It didn’t always come easy to Noah Mirelez; Tuesday was a day years in the making. The Patterson High senior student-athlete publicly announced his commitment to attend Oregon State University on April 30, completing a long journey that began when he was in fifth grade.

“I just definitely feel the support from the town right now,” senior Noah Mirelez said after his signing ceremony. “I’m beyond proud. The moment we got the letter of intent mailed to us I was ecstatic.”

Mirelez will leave in his wake a superlative wrestling legacy at Patterson High. The three-time CIF State Championship qualifier was the first in school history to do so. As a junior, Mirelez helped lead the Tigers to Western Athletic Conference and Sac-Joaquin Section Division III tournament titles. As he leaves Patterson High for a broader horizon at Oregon State, he leaves behind a roadmap for others to follow. Although the end of his time as a student athlete at Patterson High is near, it is his beginnings that helped forge his way to this point.

“We hope his leadership in the sport can carry future wrestlers,” wrestling coach Gene Guerrero said of Noah during the signing ceremony.

Signing to Oregon State was a dream come true for Mirelez.

“Oregon State was perfect for everything I was looking for,” Mirelez said. “I really liked the wrestling team and the coach (Jim Zalesky), and it’s a beautiful campus. I definitely see myself fitting in there. My freshman year (of high school), my parents actually picked Oregon State as my goal college to wrestle, so it’s crazy.”

Although wrestling is a big part of the Mirelez family, that wasn’t always the case for Noah.

“There is a strong tradition of wrestling in our extended family, but that was almost like a fabled ancestral story,” Noah’s parents Ruben and Danielle Mirelez said via email. “Noah didn’t grow up around it. His cousins and uncles all finished wrestling by the time he became interested in the sport.”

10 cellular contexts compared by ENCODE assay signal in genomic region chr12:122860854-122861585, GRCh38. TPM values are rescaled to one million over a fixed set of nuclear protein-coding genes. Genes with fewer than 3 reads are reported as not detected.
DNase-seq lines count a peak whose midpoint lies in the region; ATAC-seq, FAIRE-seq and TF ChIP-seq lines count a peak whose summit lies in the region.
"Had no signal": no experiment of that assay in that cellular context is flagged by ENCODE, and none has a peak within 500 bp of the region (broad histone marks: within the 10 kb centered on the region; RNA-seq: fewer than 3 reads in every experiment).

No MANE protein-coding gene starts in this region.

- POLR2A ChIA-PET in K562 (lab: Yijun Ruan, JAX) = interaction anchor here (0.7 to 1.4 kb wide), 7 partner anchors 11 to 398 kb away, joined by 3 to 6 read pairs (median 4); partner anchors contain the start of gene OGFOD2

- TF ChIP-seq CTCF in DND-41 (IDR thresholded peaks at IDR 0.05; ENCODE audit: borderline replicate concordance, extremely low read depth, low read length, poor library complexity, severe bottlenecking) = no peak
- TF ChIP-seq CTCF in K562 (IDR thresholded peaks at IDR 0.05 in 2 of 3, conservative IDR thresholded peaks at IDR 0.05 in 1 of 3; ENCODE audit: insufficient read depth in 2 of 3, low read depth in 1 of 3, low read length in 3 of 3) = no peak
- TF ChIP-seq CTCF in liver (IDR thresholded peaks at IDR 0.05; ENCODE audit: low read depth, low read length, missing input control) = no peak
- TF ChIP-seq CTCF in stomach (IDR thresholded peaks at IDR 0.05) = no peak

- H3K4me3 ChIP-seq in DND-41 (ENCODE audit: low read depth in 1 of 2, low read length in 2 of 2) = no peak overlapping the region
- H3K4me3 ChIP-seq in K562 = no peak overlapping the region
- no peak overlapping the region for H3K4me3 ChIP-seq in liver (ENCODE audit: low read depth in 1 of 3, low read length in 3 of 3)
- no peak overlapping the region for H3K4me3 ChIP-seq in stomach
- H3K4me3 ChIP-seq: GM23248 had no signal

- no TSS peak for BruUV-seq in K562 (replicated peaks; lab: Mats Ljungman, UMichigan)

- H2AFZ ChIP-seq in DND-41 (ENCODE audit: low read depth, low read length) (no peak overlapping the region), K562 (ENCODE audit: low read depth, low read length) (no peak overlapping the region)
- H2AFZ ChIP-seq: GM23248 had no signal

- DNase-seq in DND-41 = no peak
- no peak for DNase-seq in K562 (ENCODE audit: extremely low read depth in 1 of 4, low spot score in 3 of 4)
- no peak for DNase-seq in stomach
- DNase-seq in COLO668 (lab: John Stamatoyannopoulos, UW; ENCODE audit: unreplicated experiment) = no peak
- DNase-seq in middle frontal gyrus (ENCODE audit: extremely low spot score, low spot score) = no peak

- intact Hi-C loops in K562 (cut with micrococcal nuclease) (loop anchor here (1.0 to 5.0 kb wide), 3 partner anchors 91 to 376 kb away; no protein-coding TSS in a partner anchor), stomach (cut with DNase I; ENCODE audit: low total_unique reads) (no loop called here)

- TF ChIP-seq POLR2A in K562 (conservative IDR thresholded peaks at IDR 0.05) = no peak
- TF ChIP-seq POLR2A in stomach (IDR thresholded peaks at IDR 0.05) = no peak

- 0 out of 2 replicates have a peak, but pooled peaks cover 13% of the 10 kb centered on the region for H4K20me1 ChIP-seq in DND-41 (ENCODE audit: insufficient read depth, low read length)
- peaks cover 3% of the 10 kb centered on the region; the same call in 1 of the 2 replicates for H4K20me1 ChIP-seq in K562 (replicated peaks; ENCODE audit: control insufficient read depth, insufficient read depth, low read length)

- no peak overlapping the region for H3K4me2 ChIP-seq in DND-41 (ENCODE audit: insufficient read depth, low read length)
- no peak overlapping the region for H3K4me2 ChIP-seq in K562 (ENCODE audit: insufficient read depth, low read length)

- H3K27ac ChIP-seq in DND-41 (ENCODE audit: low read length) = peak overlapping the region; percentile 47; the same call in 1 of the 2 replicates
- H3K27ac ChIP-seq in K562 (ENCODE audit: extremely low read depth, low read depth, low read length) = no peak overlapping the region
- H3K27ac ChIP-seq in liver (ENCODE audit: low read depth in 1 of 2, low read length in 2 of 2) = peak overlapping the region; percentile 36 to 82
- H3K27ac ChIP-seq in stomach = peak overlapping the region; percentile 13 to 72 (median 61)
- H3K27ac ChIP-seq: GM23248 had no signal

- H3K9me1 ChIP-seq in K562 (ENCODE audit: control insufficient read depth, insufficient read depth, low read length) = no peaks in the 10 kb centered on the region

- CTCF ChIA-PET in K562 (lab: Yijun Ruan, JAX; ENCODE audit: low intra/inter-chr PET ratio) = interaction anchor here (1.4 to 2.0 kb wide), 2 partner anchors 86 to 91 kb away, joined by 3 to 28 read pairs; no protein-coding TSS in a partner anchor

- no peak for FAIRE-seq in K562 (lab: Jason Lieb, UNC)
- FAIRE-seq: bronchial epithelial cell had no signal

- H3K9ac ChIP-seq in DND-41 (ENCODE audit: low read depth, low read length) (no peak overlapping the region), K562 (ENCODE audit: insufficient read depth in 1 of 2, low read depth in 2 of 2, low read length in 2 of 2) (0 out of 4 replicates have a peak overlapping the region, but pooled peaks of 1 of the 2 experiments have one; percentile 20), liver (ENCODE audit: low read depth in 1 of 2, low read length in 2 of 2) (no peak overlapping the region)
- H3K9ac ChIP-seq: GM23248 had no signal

From the onset of Noah’s foray into wrestling, he had to prove himself. At first, his talent in the sport was not necessarily apparent. His parents shared that some coaches even said he lacked “it” and was not deemed “athletically gifted” at a young age. It took time for Noah to win his first match, and it wasn’t until a year in that Noah received a first-place finish. Despite a lack of results during the early period of his adoption of the sport, Noah persevered and kept pushing himself. 

“When he started to challenge himself by wanting to wrestle multiple brackets and age groups, wrestling through injuries, pulling multiple practices a day and driving three and a half hours away twice a week for practices... that was probably when he really stood out that he had a special knack for the sport,” Ruben and Danielle Mirelez said. “Really it’s a process and a grind and you are always evaluating yourself as a coach/parent and him as an athlete and second guessing or self-doubting... every competition affects your perspective.”

Fast forward a decade’s worth of hard work, and Noah is now poised to retire as a Tiger and become an Oregon State Beaver. The Oregon State wrestling program was established in 1909 and is a Division I program.

According to school staff on hand, this will also be the first for the Patterson High wrestling program to have a grappler leave straight for a Division I school.

“I am extremely proud of Noah. He’s a great young man and has worked and continues to work hard to accomplish his goals. I’m super excited that Noah has chosen to continue to wrestle, and to wrestle for a D-1 school like OU is even better. I wish him nothing but luck. OU’s program is getting a great young man. Noah works hard on and off the mat, striving for more, and truly loves the sport. He will fit in great,” Patterson High head coach Artie Rivera said via email.

The Beavers are coached by Jim Zalesky, who was hired in 2006 and has put together a 139-69-2 dual meet record during his tenure. Oregon State has tallied seven Pac-12 Championships during that time.

The program has produced 12 All-Americans under Zalesky.

Zalesky himself was a four-time All-American wrestler during his time at Iowa, and a three-time National Champion at 158 pounds. Zalesky was inducted into the National Wrestling Hall of Fame in 2004, meaning Noah will join a program that has plenty of pedigree backing it.

Noah’s family couldn’t be prouder.

“The very most important thing we want for him is for him to be happy and live life fully so he can look back and be satisfied with the outcome. He has sacrificed so much for these goals, so I never want him to feel it wasn’t worth it,” his parents said via email. “It is scary to see him stretch those wings! He is really challenging himself by doing a premed major, a competitive military program, D-1 wrestling and trying to balance all that, so while we are proud and want him to continue to set those high goals, it’s really hard to let go and let him do it himself, because we have always been a big part of his activities.”

PI sports writer

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